Hal Weafer

From Wikipedia, the free encyclopedia
Jump to navigation Jump to search
Hal Weafer
Born Harold Leon Weafer
(1900-03-27)March 27, 1900
Woburn, Massachusetts
Died August 23, 1978(1978-08-23) (aged 78)
Richmond, Virginia
Occupation Umpire
Years active 1943–1947
Employer American League

Harold Leaon Weafer (March 27, 1900 – August 23, 1978) was an American professional baseball player and umpire. Weafer was a first baseman in minor league baseball. He became an American League umpire in 1943 and stayed there until 1947. He umpired 776 major league games.[1]


Hal Weafer began his baseball career in 1918, playing in the International League. Weafer traveled around the minor leagues for over a decade. His longest stint came with the Richmond Colts of the Virginia League, with whom he played with from 1924 to 1927.[2] From 1928 to 1933, he served as a player-manager for several clubs.

He retired as a player after 1933 and became a minor league umpire. He worked in the Bi-State League in 1935, the International League from 1936 to 1937, and the American Association from 1938 to 1942. After the president of the American Association suggested that Weafer lose 15-20 pounds for a promotion to MLB umpiring, he began dieting and chopping down Christmas trees. He slimmed down from 220 pounds to 170 pounds. He received his major league opportunity in September 1942.[3] He remained an AL umpire until 1947. After his MLB umpiring days, Weafer served as an umpire supervisor in the minor leagues. He approved and worked with graduates of the Al Somers Umpire School.[4]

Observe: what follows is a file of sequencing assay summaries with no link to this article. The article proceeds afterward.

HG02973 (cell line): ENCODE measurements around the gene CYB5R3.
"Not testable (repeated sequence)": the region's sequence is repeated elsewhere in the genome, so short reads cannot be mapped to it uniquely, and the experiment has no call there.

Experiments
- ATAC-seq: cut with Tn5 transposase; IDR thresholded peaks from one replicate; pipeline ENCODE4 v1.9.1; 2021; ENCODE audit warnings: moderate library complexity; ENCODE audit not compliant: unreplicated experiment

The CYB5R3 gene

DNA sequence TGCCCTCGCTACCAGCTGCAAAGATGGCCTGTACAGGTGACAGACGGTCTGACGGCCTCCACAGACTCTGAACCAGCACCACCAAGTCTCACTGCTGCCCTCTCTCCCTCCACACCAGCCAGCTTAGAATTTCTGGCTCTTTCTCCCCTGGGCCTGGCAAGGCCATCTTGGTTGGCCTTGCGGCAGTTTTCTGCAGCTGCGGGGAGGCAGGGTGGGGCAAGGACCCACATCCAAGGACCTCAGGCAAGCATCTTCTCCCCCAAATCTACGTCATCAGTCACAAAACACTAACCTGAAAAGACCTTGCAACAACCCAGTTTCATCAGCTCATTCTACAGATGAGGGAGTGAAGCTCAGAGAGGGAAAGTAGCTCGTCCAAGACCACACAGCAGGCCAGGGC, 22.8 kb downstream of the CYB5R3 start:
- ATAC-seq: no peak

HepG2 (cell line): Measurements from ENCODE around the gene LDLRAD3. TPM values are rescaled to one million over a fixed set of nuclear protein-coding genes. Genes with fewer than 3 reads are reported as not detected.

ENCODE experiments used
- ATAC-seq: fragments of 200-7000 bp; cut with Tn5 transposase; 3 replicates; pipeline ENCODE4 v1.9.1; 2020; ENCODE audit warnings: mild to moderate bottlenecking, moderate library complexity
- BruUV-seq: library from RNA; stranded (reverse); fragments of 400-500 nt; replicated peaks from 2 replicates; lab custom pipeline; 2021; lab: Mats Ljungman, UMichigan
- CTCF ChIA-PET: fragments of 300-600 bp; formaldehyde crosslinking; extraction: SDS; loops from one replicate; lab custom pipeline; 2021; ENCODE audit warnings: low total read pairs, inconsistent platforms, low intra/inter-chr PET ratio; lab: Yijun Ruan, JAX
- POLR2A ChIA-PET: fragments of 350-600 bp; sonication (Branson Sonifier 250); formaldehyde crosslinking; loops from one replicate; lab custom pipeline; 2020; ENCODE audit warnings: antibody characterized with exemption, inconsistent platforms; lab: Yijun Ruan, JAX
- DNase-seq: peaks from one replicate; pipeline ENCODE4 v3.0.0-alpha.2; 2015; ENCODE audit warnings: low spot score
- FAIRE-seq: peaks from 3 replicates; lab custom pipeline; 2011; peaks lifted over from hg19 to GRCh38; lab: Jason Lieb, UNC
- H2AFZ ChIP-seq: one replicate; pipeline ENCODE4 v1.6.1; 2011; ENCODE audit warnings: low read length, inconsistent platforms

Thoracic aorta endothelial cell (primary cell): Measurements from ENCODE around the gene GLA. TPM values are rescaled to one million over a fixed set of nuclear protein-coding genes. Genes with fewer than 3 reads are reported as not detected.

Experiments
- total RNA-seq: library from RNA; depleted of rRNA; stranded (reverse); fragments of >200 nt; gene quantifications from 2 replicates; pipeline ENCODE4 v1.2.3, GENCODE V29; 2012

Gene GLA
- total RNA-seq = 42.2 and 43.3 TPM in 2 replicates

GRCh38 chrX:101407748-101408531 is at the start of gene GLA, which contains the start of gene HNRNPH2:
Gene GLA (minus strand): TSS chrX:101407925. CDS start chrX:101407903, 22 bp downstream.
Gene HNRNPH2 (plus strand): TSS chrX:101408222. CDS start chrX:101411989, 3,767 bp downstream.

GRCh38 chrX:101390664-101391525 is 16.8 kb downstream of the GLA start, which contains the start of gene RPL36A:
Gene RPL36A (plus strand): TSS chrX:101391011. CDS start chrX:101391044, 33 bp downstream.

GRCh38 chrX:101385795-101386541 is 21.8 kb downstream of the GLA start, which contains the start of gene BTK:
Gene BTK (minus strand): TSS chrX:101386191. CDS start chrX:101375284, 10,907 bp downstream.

Personal life[edit]

His brother Ken Weafer played in one game for the Boston Bees in 1936.

See also[edit]


  1. ^ Retrosheet
  2. ^ Baseball-Reference (Minors)
  3. ^ "Umpires Must Be Good in American Association, Says George Trautman". The Milwaukee Journal. September 16, 1942. Retrieved July 21, 2012. 
  4. ^ "Umpire Lineup Set in FSL". Miami Sunday News. February 24, 1957. Retrieved July 21, 2012.